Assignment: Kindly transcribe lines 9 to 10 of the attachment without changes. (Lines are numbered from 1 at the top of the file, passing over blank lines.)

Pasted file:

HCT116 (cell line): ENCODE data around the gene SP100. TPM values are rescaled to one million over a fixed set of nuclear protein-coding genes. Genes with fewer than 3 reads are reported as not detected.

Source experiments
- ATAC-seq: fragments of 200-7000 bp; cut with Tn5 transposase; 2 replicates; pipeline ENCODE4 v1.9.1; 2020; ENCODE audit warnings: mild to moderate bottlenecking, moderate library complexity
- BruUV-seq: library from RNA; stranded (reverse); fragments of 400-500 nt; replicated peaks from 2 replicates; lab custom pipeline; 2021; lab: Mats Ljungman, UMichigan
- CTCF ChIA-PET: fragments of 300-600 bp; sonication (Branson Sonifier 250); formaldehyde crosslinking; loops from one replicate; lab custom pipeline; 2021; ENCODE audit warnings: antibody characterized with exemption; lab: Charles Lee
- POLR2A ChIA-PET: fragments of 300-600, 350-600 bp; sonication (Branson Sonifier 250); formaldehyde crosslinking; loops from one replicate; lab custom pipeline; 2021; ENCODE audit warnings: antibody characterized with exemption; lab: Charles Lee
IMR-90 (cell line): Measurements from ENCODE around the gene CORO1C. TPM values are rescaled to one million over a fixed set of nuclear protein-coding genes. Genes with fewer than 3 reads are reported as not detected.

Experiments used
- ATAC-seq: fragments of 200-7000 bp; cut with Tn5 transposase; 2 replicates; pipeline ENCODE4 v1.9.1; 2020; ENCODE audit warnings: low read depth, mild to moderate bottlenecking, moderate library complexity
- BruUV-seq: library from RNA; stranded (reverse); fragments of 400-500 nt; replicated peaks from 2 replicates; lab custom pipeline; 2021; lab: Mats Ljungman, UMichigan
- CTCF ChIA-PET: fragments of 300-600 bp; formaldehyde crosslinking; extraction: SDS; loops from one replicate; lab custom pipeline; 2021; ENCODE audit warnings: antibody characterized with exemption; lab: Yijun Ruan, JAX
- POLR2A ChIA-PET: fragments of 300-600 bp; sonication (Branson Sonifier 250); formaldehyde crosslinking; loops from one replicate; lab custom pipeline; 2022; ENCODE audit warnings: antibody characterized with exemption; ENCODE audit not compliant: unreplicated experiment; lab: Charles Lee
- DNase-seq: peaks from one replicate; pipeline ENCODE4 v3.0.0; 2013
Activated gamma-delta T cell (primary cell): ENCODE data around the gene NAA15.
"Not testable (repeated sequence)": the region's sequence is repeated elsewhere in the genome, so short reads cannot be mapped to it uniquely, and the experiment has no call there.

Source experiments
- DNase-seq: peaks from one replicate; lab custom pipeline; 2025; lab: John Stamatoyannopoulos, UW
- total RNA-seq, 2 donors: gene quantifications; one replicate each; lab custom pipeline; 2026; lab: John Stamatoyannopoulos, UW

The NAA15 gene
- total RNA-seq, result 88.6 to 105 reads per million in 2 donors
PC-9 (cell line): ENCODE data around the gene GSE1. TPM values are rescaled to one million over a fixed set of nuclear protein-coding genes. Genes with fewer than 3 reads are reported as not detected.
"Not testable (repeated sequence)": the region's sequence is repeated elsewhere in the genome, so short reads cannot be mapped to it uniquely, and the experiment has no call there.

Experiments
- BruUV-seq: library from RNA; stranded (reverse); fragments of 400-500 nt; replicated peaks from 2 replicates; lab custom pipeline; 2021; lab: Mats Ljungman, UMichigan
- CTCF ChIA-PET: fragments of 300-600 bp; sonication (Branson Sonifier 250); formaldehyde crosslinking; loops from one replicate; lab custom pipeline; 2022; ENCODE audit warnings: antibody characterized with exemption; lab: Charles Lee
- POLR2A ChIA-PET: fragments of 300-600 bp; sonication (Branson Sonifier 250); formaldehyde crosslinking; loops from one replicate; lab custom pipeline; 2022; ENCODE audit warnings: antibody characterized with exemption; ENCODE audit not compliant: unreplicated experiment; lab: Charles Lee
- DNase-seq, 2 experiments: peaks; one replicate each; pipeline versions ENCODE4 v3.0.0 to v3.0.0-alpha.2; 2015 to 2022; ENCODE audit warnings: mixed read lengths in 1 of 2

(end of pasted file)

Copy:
- ATAC-seq: fragments of 200-7000 bp; cut with Tn5 transposase; 2 replicates; pipeline ENCODE4 v1.9.1; 2020; ENCODE audit warnings: low read depth, mild to moderate bottlenecking, moderate library complexity
- BruUV-seq: library from RNA; stranded (reverse); fragments of 400-500 nt; replicated peaks from 2 replicates; lab custom pipeline; 2021; lab: Mats Ljungman, UMichigan